Barclays Stockbrokers ­– Non-advised customers pay £75 to set up a flexible drawdown contract. There is an annual £100 annual admin charge, and a £75 charge to transfer out, close the Sipp for trivial commutation. All payments are subject to VAT. Post-April charges have not been announced.

Legal and General – No charge to take 100 per cent of fund as cash or to transfer. New default pension fund – Retirement Income Multi-Asset Fund – has a 0.35 per cent AMC. Post-April admin charges and irregular payment charges are under review.

Old Mutual – Drawdown fees were removed in January. Customers are charged a single platform fee based on a percentage of assets across their Isa, Collective Retirement Account, CIA (Collective Investment Account) and CIB (Collective Investment Bond).

Zurich ­– No explicit drawdown fees for clients on its advised platform or Retirement Account in addition to the platform charge and annual fee.

Axa WealthNo explicit drawdown charges through the Elevate Pension Investment Account. For the standalone Sipp, clients pay £150 to enter flexi-access drawdown, £150 for full UFPLS withdrawal, £50 per UFPLS withdrawal. There is a £150 annual admin fee for flexi-access, no charges for ad-hoc payments and no exit payments. AMC varies depending on which funds were used. All charges are under review.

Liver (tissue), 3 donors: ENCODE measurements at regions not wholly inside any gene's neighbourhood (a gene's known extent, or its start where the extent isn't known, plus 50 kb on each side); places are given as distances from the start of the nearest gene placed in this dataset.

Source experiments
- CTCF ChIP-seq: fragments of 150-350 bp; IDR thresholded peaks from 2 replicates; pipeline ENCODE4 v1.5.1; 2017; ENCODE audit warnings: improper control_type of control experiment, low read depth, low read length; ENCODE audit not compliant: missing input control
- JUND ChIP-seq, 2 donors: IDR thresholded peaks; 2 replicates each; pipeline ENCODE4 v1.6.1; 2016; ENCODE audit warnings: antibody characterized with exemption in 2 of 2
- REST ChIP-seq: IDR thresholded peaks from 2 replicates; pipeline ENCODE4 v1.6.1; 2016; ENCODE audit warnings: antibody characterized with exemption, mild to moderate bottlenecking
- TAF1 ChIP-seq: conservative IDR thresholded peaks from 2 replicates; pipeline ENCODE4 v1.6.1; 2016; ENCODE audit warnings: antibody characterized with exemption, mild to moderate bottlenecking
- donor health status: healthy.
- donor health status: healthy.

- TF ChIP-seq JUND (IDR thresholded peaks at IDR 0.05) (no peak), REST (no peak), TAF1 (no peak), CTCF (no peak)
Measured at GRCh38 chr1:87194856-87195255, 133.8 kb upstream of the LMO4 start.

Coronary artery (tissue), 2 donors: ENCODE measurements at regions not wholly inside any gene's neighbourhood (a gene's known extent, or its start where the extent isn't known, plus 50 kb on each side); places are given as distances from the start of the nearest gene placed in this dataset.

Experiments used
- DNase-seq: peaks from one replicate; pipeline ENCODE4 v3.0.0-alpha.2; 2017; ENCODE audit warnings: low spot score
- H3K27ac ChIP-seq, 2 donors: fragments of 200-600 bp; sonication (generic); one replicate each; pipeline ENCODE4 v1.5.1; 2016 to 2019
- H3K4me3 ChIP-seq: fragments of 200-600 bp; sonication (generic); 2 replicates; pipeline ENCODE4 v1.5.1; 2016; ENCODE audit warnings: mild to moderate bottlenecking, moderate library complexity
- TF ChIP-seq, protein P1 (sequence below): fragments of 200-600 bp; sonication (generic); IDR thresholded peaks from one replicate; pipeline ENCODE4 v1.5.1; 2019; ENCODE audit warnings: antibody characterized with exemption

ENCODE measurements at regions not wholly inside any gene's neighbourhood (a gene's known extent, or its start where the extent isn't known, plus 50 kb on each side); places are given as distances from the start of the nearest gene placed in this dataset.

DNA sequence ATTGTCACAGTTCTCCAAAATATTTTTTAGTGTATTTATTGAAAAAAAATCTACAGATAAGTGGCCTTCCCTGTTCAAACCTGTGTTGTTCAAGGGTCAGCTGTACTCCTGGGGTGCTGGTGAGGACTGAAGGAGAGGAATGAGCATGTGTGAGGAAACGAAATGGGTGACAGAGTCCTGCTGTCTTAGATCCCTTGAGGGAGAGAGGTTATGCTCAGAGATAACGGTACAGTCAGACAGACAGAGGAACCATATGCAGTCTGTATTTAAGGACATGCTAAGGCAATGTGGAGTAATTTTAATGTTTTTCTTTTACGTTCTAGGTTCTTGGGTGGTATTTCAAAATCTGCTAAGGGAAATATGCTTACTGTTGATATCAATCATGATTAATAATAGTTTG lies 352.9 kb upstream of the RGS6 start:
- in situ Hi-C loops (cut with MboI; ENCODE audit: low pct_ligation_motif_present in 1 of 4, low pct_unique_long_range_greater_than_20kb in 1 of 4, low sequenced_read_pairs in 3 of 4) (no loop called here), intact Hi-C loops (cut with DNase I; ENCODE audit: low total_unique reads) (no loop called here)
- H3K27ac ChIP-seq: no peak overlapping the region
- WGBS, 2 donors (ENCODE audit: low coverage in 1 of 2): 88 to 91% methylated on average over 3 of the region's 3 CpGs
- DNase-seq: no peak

Expert view

lindley

The new pension flexibilities could result in thousands of consumers paying excessive charges for income drawdown. The Government should expand the scope of the charge cap to prevent another scandal.

At the moment, drawdown is the exception, utilised by those with larger pension funds who normally take advice. This will change following the introduction of the new flexibilities. In future drawdown will become the norm, used by many with smaller pension funds without advice.

Some things won’t change – consumers approaching retirement will still find it difficult to grapple with life expectancy, jargon and complexity. They may feel overloaded with choice and can be influenced by how the options are presented to them.  

These factors mean that there will be a strong force of inertia in the market. Consumers using drawdown could face a baffling range of administration, investment and platform charges. Whilst high quality financial advice can help consumers find the best deal, this advice itself will have a cost and the changes in the market will result in more consumers accessing drawdown without advice.

Inertia and complexity means consumers are at risk of paying higher charges. Competition won’t work to drive down charges and protect consumers from being ripped off. Responsible companies may provide their customers with good value. Others could see their inert back-book customers as a honey pot which they can use to make extra profit.